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George Frideric HANDEL (1685-1759)
Arresta il Passo (Aminta e Fillide) HWV83 (1706/7) [47.55]
Aminta - Klaartje van Veldhoven (soprano)
Fillide - Stefanie True (soprano)
Contrasto Armonico/Marco Vitale
rec. no details supplied
Complete cantatas Vol. 3

Experience Classicsonline

Handel’s cantata Arresta il passo is generally known as Aminta e Fillide, the names of the two characters. It was written in 1706/7 whilst Handel was in Rome and may be the first work that he wrote in Rome for Marchese Ruspoli, one of his major patrons there. Much of our knowledge of Handel’s work at this time comes from the surviving copyists’ bills from Ruspoli’s archives. In a rather charming piece of synchronicity, the present recording is supported by Princess Claudia Ruspoli.
There are, in fact, two versions of the cantata. For a later performance, probably in 1708, two extra arias were added. It is this later version which has generally been recorded. In an interesting note in the CD booklet, Marco Vitale argues for the first version as the new arias require instruments not used in the earlier parts and also necessitate a rather unsatisfactory modulation and transposition. In common with many of Handel’s operas, it is likely that the earlier version is the strongest. Listeners may regret the omission of the extra arias; it is a shame that they could not have been included as an appendix, especially as the disc is of such a short playing time.
The cantata opens with an arresting recitative Aresta il passo ninfa (Halt your steps, nymph) in which Aminta almost literally halts the orchestral overture in its tracks. It’s an early example of Handel confounding our expectations of standard forms for dramatic purposes. The plot, such as it is, consists of the shepherd Aminta (Klaartje van Veldhoven) trying to seduce the nymph Fillide (Stevanie True) and of her gradual response to him. It is a charming and likeable piece which Marco Vitale and his forces present in a simple and direct manner.
Minimal forces are used; the original version requires just three violins, cello and harpsichord. This gives the performance a wiry, direct feel - very much as if we were sitting in a chamber listening to the original performers.
Dutch soprano Klaartje van Veldhoven as Aminta has an interesting voice with something of an edge to it. Not everyone will like it but, when used carefully, as here, it has the effect of adding character. That said, her passage-work is sometimes rather smudged though not fatally so.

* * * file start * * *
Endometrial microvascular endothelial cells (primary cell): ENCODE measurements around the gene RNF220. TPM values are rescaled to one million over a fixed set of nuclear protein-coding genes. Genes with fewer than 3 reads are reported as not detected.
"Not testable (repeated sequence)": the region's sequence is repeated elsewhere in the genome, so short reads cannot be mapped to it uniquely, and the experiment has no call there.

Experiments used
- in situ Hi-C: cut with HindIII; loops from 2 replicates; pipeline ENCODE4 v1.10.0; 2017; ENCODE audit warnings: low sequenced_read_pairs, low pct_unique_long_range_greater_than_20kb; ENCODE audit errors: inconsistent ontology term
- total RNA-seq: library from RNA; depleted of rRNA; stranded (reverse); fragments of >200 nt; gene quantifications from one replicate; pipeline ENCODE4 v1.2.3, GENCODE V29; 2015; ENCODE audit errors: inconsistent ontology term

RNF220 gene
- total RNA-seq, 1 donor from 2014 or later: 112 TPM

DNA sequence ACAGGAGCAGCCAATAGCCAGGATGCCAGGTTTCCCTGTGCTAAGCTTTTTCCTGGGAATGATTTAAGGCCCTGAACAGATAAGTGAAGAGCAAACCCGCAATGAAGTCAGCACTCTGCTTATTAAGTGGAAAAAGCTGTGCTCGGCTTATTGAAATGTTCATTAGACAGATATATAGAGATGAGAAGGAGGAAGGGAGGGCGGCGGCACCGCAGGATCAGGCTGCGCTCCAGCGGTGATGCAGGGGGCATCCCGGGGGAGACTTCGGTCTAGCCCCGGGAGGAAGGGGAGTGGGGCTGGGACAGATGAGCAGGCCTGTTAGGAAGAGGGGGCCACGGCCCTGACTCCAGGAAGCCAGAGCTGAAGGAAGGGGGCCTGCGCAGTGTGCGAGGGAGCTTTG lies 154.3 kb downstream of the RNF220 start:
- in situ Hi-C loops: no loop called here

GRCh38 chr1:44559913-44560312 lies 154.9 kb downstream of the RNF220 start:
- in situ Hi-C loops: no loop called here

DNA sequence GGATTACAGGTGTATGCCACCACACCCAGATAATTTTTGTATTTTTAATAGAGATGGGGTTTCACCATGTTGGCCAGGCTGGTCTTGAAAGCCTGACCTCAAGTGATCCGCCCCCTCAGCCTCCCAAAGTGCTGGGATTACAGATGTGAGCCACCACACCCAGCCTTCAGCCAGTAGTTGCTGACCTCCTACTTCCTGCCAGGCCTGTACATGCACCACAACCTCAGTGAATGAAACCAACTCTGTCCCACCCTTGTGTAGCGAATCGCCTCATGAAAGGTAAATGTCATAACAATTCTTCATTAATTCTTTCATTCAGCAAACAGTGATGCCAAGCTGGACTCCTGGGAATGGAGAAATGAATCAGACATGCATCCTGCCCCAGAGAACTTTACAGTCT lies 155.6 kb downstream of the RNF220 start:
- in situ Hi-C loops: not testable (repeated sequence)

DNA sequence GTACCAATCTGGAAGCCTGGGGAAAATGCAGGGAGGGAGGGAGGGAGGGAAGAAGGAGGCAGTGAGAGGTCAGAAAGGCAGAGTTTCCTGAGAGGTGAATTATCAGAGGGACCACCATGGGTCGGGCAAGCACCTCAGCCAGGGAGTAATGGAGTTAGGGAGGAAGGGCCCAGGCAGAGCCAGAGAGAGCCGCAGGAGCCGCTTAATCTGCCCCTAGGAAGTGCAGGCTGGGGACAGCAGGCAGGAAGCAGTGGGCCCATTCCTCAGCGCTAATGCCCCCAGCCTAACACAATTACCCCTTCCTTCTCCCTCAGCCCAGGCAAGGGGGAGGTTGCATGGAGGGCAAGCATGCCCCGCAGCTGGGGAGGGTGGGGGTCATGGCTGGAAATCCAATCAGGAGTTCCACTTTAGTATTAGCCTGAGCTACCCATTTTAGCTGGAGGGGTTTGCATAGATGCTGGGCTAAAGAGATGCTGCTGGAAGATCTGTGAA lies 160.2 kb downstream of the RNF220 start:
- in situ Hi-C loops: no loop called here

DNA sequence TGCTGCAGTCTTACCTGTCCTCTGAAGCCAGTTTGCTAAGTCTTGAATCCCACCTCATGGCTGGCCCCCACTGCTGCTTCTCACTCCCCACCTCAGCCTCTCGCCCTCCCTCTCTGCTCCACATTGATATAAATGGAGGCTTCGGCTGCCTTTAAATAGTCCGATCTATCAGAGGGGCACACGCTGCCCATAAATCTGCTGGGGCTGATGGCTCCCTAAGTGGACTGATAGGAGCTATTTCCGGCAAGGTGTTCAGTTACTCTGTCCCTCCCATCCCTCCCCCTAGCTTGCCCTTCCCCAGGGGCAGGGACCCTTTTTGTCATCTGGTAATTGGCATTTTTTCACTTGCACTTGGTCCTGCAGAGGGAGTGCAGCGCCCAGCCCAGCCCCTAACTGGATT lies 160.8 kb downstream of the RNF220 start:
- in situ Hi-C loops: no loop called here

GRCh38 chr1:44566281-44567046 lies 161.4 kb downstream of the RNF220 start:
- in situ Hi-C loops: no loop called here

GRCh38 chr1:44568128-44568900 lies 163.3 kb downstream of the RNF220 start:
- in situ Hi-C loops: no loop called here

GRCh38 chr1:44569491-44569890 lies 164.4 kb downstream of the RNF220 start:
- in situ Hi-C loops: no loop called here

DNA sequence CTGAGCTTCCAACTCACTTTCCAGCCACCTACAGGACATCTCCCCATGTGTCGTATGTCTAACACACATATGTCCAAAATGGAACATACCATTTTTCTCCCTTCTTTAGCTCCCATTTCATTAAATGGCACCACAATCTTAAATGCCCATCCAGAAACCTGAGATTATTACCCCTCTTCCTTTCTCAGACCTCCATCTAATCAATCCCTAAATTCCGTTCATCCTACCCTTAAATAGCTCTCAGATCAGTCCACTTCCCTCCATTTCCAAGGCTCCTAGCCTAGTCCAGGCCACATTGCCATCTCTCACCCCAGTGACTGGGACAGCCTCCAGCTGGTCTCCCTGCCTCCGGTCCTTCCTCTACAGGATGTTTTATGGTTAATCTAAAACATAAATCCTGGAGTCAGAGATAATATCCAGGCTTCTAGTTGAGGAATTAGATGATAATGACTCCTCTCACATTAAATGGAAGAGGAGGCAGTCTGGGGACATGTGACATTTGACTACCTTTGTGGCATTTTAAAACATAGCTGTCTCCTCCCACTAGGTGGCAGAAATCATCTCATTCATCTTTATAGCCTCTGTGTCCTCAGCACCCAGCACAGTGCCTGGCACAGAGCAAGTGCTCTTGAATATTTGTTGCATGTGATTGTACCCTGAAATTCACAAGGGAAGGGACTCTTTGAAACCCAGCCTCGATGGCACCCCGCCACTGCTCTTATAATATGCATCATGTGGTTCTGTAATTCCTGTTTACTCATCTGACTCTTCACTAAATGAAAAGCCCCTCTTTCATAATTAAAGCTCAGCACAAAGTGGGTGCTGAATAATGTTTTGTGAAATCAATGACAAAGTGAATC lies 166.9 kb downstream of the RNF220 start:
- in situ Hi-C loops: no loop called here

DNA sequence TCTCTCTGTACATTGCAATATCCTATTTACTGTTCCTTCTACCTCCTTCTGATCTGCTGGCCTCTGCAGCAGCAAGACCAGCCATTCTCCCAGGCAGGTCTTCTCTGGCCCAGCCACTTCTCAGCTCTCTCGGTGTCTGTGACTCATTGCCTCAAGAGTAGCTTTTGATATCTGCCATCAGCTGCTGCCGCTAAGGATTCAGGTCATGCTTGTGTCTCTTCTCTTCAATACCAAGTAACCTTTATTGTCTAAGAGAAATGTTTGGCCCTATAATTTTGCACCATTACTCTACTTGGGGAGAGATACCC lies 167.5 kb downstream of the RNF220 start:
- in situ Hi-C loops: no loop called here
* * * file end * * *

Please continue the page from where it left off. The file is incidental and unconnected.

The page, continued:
Stefanie True as Fillide has a nicely contrasting voice, lighter, clear and brilliant, less dramatic. These qualities are very helpful in a work like this using just two soprano singers. True has a fine way with Handel’s passage-work and interested listeners might care to seek out Volumes 1 and 2 of Brilliant’s Handel Cantata series in which True sings solo cantatas under Marco Vitale’s direction.
Arresta il Passo contains some charming and glorious music, such as Aminta’s infectiously dancing Al dispetto di sorte crudele. Aminta’s aria Se vago rio, beautifully sung by van Veldhoven, uses pizzicato string accompaniment to striking effect - this and other bits were re-used by Handel in his London operas.. True’s account of Fillide’s E un foco and its preceding recitative is beautifully touching. The arias for the two characters are neatly balanced in numbers and the piece concludes with a duet where the two voices blend and contrast nicely.
The CD booklet includes an article by Marco Vitale, artist biographies and the text in Italian and English. But the CD only lasts 47 minutes.
After many years when only a tiny handful were on disc, it is heartening to find companies projecting complete Handel cantata cycles. That on Glossa has been well received and Fabio Bonizzoni’s account of Aminta e Fillide with La Risonanza has already appeared. They recorded the later version of the cantata and also included Clori, mia Bella Clori.
The performances here might lack the gloss and sophistication of some others, but their directness has considerable charm. Brilliant’s disc is fine in its way and at their super budget prices is certainly a good way to learn this lovely repertoire.  

Robert Hugill




















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